From the archives: A baker’s dozen: interesting people at the Silent Film Festival (2011)

July 16, 2012

The San Francisco Silent Film Festival is a film lover’s film festival. Many take part in the annual event, and many have interesting stories to tell. Here are just a few.

John Bengtson: this East Bay author has just completed a trilogy of pictorial then-and-now books which are works of visual archeology. Just out is Silent Visions: Discovering Early Hollywood and New York Through the Films of Harold Lloyd. The first two titles in the trilogy are Silent Echoes(about Buster Keaton) from 1999, and Silent Traces (about Charlie Chaplin) from 2006. Each is outstanding.

Karie Bible: runs the FilmRadar website and gives walking tours of the Hollywood Forever Cemetery (yes, the famous one where all the famous people are buried). She will be signing copies of Location Filming in Los Angeles, along with fellow Arcadia press author Mary Mallory, who just published Hollywoodland. Mallory works at the Academy of Motion Picture Arts and Sciences.

Kevin Brownlow: this Academy Award winning film historian got his start at the age of 18 when he began shooting his own alternative-history film, It Happened Here, about life in Nazi-dominated Britain. It took eight years, and is a remarkable achievement. Completed in 1964 but not released until 1966, this early “indie film” is out on DVD.

Left to right: historian Kevin Brownlow, silent film star Diana Serra Cary (“Baby Peggy”), preservationist David Shepard, and author Leonard Maltin at the 2010 Festival. (photo credit: Thomas Gladysz)

Frank Buxton: the amiable introducer of films and interviewer of guests wrote “Password,” a 1972 episode of the television series The Odd Couple. It was voted the fifth greatest TV show of all time! Buxton wrote other Odd Couple scripts as well as scripts for Happy DaysThe Bob Newhart Show, and Love, American Style. He also directed episodes of Mork & Mindy, and was the voice of Batfink in the 1960s cult cartoon series of the same name. This guy is great! And oh, he once worked on stage with Buster Keaton, and is an authority on OTR (that’s old-time radio). Did I mention this guy is great?

Matti Bye: won the Golden Beetle – the Swedish Oscar – for his score for Jan Troell’s Everlasting Moments, Sweden’s 2009 submission to the Academy Awards. His superb ensemble will accompany three films.

Douglas Fairbanks: the swashbuckling action hero and co-founder of United Artists appears not in person but on the big screen in an early romantic comedy, Mr. Fix-It (1918). Its a film which hasn’t been seen in San Francisco in nearly 90 years. Fairbanks was also an author of film scenarios and articles, as well as various can-do self-empowerment books which today would be termed “pop psychology” or “self-help.” (A few of his published works are on display at the San Francisco Public Library.)

“Who’s he?” With the inimitable Frank Buxton.

“HE”: the title character of the saddest clown picture you’ll ever see was the creation of a Russian writer, Leonid Andreyev. A friend of Tolstoy, Andreyev died only five years before He Who Gets Slapped (1924) was released. Andreyev’s granddaughter – the keeper of his literary flame – lives in San Francisco and may attend this special screening.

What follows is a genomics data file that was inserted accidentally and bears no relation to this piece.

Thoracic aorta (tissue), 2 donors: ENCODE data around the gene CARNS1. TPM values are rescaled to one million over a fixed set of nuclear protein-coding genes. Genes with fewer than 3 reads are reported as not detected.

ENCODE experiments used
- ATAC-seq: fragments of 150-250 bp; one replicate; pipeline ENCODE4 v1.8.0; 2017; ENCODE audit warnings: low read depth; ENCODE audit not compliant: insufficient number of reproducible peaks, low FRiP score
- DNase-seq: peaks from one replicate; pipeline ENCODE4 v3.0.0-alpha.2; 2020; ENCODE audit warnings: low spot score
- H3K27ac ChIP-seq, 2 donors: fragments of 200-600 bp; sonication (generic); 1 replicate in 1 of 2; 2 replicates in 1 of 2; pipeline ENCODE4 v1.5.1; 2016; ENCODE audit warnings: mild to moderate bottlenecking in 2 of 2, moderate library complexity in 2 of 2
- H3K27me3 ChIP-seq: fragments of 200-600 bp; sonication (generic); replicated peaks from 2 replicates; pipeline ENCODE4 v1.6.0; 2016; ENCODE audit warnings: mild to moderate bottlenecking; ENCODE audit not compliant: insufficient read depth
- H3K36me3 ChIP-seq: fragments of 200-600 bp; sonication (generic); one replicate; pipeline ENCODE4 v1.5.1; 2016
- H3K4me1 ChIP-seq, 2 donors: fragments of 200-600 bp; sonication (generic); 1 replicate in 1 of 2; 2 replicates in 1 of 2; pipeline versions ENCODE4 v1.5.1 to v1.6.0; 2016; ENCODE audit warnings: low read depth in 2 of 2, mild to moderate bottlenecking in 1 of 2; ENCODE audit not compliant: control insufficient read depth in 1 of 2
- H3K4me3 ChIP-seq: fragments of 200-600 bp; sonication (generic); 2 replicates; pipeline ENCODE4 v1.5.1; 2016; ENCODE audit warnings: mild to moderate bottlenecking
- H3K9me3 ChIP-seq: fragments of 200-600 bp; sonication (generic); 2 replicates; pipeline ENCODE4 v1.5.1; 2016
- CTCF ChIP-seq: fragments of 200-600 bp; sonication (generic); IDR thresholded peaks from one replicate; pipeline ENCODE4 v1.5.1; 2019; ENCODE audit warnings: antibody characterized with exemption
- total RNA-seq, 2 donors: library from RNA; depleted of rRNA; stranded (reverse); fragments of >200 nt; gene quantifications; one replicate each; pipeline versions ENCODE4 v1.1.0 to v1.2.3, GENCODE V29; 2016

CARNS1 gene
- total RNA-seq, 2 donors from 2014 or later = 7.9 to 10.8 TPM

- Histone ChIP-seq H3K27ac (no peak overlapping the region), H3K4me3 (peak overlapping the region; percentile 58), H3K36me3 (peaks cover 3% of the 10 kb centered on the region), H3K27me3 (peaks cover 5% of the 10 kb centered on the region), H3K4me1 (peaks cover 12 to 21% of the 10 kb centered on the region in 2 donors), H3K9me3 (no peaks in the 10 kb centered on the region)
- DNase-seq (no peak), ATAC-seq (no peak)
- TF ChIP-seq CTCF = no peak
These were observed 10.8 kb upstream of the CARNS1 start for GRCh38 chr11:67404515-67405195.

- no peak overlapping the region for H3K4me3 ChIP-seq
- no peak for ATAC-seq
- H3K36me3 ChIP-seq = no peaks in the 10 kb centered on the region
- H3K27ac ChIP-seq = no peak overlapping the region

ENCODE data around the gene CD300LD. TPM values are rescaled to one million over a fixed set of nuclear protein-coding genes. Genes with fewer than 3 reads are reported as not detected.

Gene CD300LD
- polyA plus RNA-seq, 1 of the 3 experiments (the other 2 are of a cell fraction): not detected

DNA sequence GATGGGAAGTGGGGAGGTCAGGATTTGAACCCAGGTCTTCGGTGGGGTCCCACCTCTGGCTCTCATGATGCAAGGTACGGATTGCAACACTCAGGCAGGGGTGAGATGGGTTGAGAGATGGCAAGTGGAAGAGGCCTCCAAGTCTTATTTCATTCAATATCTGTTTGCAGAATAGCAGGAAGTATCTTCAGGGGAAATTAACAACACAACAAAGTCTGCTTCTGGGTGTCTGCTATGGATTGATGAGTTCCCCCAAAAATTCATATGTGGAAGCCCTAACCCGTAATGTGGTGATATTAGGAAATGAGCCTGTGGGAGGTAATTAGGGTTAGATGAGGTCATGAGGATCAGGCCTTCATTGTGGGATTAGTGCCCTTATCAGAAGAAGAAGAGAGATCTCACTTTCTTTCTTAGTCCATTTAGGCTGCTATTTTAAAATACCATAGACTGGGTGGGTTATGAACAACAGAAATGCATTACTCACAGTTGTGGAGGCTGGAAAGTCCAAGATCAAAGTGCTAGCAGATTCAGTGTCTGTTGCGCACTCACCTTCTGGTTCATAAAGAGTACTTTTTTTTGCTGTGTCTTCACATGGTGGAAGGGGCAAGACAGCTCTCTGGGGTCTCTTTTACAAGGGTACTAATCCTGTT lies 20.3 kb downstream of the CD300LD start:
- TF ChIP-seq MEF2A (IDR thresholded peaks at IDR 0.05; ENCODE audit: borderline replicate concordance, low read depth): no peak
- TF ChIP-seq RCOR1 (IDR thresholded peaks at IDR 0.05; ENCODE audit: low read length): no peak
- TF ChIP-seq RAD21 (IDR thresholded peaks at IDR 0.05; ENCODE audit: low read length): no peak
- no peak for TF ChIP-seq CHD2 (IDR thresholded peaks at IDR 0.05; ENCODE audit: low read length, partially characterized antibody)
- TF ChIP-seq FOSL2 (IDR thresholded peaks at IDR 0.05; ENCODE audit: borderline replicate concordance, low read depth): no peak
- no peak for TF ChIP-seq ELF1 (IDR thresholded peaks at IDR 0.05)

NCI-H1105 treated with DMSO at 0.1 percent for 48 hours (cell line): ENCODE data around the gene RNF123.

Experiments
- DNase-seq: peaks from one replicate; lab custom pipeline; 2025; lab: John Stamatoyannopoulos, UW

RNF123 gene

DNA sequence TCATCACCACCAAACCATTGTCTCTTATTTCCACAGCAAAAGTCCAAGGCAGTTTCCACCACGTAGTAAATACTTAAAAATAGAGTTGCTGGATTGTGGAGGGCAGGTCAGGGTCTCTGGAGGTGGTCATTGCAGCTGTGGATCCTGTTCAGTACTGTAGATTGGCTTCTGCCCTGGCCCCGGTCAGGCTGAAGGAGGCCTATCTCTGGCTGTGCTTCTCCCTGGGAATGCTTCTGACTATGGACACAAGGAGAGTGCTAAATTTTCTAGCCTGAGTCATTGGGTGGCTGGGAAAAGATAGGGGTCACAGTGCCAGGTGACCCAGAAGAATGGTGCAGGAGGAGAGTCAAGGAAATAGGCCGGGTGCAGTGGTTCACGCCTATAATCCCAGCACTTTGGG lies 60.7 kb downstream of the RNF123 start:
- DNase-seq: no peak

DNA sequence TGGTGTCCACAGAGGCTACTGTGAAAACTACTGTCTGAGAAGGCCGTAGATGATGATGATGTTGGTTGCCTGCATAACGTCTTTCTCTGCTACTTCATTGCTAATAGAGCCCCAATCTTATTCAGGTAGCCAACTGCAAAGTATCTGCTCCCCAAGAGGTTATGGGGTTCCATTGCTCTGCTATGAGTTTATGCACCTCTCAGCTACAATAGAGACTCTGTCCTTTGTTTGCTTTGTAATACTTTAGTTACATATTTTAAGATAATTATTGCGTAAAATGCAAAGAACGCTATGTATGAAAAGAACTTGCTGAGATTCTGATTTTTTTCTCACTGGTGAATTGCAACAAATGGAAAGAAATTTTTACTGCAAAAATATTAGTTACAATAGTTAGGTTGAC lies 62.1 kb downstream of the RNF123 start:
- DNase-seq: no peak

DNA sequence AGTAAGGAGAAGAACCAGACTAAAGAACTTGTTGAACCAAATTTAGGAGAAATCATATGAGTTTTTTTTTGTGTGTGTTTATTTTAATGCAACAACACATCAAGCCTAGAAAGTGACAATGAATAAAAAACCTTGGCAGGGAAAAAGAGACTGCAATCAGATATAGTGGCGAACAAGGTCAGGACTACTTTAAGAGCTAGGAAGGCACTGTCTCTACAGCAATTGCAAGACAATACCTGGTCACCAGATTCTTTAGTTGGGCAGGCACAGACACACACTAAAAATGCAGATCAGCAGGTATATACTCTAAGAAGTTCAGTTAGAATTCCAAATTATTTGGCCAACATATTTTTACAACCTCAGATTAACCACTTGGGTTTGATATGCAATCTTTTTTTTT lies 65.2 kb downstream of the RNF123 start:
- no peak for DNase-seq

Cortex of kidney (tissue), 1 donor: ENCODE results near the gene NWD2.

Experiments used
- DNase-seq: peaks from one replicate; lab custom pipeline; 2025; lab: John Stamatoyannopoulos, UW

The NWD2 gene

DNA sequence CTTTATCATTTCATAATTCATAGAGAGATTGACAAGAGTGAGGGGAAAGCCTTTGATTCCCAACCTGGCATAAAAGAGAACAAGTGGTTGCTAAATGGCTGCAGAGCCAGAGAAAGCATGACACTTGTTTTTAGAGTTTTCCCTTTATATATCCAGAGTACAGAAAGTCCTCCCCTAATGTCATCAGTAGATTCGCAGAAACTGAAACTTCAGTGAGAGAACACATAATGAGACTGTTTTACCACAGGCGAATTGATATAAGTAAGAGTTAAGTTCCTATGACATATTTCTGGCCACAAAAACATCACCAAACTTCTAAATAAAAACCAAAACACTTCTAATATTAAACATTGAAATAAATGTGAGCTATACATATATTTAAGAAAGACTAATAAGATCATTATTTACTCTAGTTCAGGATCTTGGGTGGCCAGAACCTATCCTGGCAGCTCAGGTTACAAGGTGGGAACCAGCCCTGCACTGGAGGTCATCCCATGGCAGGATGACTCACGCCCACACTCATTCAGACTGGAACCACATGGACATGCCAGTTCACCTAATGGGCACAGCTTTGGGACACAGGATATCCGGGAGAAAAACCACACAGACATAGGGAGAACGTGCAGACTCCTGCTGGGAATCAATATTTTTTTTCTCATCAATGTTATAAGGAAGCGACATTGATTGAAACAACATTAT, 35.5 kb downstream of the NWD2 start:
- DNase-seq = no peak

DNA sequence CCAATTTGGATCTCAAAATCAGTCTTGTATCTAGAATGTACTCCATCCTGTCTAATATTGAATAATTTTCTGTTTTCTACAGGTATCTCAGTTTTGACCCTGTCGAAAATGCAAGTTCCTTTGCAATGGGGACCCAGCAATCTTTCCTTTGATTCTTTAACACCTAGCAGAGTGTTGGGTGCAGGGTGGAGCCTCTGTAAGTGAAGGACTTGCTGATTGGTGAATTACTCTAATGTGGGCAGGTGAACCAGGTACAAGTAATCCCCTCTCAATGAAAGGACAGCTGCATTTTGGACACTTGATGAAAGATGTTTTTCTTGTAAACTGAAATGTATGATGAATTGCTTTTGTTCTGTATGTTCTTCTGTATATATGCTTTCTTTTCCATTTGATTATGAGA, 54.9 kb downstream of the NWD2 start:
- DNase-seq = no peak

Dennis James: a performer since 1971, this world renown musician has toured with Lillian Gish and Charles “Buddy” Rogers and once played the glass armonica on a Linda Ronstadt album. A few years later, Ronstadt returned the favor and co-produced James’ Cristal: Glass Music Through the Ages along with Grammy Award-winning producer John Boylan.

Danyka Kosturak: has long worked behind the scenes at the Festival; this year she hopes to grab a seat and see a few films. Kosturak once fronted a San Francisco rock band who recorded a song about “It” girl Clara Bow.

Leonard Maltin: the well known film critic and television personality has been a movie buff all his life; he began his writing career at age fifteen by contributing articles to a movie magazine and was soon editing and publishing his own fanzine, Film Fan Monthly. How do you spell kinema wonderkind?

David Shepard: is a world renown film preservationist – his company, Film Preservation Associates, is responsible for the restoration of many classic works. Chances are, if you have watched a silent film on DVD, you’ve seen his handi-work. The list of movies on which Shepard has worked is extensive, and includes The Cabinet of Dr. Caligari (1920), City Lights (1931), Faust (1926), The Hunchback of Notre Dame (1923), The Mark of Zorro (1920), Modern Times (1936), The Phantom of the Opera (1925), Robin Hood (1922), The Thief of Bagdad (1924), and Les Vampires (1915), among others.

The one and only Dennis James. (photo courtesy of the San Francisco Silent Film Festival).

The one and only Dennis James. (photo courtesy of the San Francisco Silent Film Festival).

William Wellman Jr: the son of the Academy Award winning director has already written one book about his Father, The Man And His Wings: William A. Wellman and the Making of the First Best Picture. He’ll be signing books on Friday. Though he’s been a busy television actor (Star Trek: Deep Space Nine, Adam-12The Brady BunchHave Gun – Will TravelGunsmoke, etc…), Wellman Jr has recently completed what promises to be the definitive book about his Father’s remarkable life and many other distinguished works such as Beggars of Life (1928), The Public Enemy (1931), the first version of A Star Is Born (1937), the 1939 version of Beau GesteRoxie Hart (1942), The Ox-Bow Incident (1943), and Battleground (1949). Publication for his new book is set for 2012.

The complete line-up of films for the 16th annual San Francisco Silent Film Festival can be found There, you will find detailed descriptions for each program, including their musical accompaniment and special guests.


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